Visualizing Correlates of War Data With Leaflet.js

WL

William Lyon / February 14, 2014

7 min read

Fatality heatmap of inter-state disputes

The Correlates of War project maintains several data sets that document conflicts throughout history. This includes data on armed conflicts such as inter-state disputes as well as ancillary data that might be correlated with disputes, such as trade, alliances and measures of countries' resources. This data makes for interesting geographic visualizations. This post highlights how Leaftlet.js can be used to create geographic data visualizations using this data.

Can we see any relationship between the fatalities a country suffers during disputes and it's national capabilitiy?

National Material Capabability vs wartime fatalities

The Data

This first visual uses two datasets from Correlates of War:

  • National Material Capabilities Index

    The National Material Capabilites data set contains annual values for total population, urban population, iron and steel production, energy consumption, military personnel, and military expenditure of all state members, currently from 1816-2007. The widely-used Composite Index of National Capability (CINC) index is based on these six variables and included in the data set.

  • the New COW War Data, 1816-2007 v4.0

    This data set records all instances of when one state threatened, displayed, or used force against another.

Specifically, three values are computed for each country listed in the dataset:

  1. CINC time average - the mean Composite Index of National Capability value over time
  2. Average fatality - the mean number of battle-related fatalities per militarized interstate dispute
  3. Average fatality per military personnel - average fatality relative to the size of that country's military, measured by the number of military personnel for the observation year.

Crosslet.JS

An awesome javascript library called Crosslet that uses D3, Leaflet.js and Crossfilter.js to create great data centric geographical visualizations is leveraged here. From the developer's website:

Crosslet is a free small (22k without dependencies) JavaScript widget for interactive visualisation and analysis of geostatistical datasets. You can also use it for visualizing and comparing multivariate datasets.

Using Crosslet is very straight forward. First build the config object that specifys our Leaflet API key and the geoJSON file we wish to use to define the borders of the countries we wish to highlight:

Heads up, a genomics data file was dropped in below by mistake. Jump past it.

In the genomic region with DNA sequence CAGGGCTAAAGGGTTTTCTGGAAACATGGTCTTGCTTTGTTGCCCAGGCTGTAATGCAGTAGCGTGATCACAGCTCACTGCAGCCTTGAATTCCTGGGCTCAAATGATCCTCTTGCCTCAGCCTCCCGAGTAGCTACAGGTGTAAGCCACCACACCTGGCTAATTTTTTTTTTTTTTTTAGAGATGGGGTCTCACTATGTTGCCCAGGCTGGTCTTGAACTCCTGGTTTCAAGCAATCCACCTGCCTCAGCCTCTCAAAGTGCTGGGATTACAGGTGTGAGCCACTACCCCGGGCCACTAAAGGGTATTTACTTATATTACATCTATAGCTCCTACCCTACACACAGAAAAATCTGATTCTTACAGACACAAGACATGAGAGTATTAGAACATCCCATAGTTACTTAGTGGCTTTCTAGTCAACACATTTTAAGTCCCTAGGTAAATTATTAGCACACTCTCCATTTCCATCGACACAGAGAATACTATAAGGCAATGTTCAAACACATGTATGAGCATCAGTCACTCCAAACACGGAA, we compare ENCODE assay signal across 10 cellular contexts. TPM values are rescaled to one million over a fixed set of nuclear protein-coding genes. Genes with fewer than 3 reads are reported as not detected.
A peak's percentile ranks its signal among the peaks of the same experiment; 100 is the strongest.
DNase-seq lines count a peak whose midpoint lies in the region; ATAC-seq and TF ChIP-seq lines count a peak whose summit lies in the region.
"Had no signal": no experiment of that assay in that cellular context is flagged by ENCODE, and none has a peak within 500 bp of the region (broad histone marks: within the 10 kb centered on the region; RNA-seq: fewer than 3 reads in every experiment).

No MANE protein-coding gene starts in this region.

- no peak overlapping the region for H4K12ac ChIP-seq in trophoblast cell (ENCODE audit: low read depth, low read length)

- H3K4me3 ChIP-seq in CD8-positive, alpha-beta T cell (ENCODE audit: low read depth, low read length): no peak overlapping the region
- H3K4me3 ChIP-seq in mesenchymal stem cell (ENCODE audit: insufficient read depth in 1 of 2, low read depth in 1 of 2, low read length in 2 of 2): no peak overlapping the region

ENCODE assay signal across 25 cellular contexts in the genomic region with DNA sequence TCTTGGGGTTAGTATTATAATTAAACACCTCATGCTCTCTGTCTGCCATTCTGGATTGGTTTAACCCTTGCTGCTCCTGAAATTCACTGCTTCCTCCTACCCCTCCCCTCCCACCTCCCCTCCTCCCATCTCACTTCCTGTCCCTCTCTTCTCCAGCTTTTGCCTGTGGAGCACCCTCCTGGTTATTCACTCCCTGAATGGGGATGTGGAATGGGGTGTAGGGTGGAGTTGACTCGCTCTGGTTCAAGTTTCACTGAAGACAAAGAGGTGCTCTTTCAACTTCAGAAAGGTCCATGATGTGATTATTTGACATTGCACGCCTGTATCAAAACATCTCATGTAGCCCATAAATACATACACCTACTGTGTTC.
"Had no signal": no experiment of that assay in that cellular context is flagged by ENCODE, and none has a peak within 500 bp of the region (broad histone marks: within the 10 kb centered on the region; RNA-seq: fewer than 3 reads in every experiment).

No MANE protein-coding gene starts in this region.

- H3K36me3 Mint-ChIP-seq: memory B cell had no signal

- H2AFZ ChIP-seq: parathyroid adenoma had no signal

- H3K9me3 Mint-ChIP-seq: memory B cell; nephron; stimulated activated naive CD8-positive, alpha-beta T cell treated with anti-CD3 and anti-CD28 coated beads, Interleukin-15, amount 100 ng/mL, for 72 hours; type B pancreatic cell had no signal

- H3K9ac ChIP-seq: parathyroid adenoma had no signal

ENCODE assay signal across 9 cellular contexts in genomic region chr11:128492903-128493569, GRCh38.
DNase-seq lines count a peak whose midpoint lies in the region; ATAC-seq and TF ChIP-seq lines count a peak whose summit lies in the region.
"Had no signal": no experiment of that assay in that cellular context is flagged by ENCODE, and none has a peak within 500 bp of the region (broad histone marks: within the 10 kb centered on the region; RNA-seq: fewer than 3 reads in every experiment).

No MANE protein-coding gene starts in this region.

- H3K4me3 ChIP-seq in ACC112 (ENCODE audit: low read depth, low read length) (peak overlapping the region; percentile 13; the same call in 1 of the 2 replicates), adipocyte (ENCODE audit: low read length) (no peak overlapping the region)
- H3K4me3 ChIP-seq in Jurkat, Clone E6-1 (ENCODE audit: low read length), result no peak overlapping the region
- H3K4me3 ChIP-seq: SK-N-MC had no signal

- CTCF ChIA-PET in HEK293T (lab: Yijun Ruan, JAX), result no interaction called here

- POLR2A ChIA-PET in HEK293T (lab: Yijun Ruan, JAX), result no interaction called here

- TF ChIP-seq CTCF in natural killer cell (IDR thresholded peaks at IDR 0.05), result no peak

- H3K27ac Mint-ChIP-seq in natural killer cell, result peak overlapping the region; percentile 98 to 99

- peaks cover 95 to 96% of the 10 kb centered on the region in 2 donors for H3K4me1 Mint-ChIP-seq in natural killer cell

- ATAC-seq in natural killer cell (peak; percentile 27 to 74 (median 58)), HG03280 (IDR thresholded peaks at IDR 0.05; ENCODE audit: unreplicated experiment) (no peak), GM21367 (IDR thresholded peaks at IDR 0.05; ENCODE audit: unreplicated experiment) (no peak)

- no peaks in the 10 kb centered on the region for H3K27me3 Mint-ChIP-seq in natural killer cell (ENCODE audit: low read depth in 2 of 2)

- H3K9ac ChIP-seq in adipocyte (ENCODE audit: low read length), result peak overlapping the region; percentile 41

var config = {
  map: {
    leaflet: {
      key: "YOUR_LEAFTLET_KEY_HERE",
      styleId: 64657,
      attribution: "BattleMapz"
    },
    view: {
      center: [35.0, 0.1],
      zoom: 2
    },
    geo: {
      url: "data/world.topo.json",
      name_field: "NAME",
      id_field: "NAME",
      topo_object: "world"
    }
  }

Next, we specify which data we want to load.

dimensions: {
    cinc: {
      title: "Composite Index of National Capability (x1000) - time average",
      data: {
        //colorscale: d3.scale.linear().domain([-1500, 5, 200]).range([ "red", "yellow","green"]).interpolate(d3.cie.interpolateLab),
        dataSet: "nmc_data.tsv",
        field: "CINC",
    method: d3.tsv,
    ticks: [0,1,5,30,150],
    exponent: 0.1

      },
      format: {
        input: function() {return Math.round},

     }
      
    },

Finally, instantiate a new Crosslet map object using the config object we just created, passing the DOM element where it should be rendered on the page:

new crosslet.MapView($("#map"),config);

In the Crosslet widget above, you can see that we have three dimensions of data displayed in a choropleth map. We can also see the distribution of each variable as displayed in a histogram/color map for each variable. One of the powerful features of Crosslet is that we can select a range over which to slice the observations. This piece is powered by Crossfilter.js. This slicing of the data allows for some interesting visual analysis. By selecting the upper range of the CINC index data do we see a change in the distribution of average fatalities?

Scatter Plot

This map based visualization makes for interesting exploratory data analysis, but we can use more conventional data visualization techniques to test our hypothesis as well. For example, this scatter plot shows a time-average of the CINC score vs. average battle related fatalities relative to the size of a country's military on a log-log scale. A regression shows that there is a weak negative relationship between average fatalities per battle and a country's CINC score.

National Material Capabability vs wartime fatalities

This visual was created with the NVD3 library, which is built on top of D3.js.


Next, visualizing inter-state dispute fatalities throughout history using a heatmap. Can we identify "hot" areas where more fatalities occured?

The Data

This visual makes use of Militarized Interstate Disputes v4.0 and the Militarized Interstate Dispute Location datasets. This data is initially in three csv files. I used a Python script to read in the data and do some initial descriptive data analysis, exporting the data into JSON format: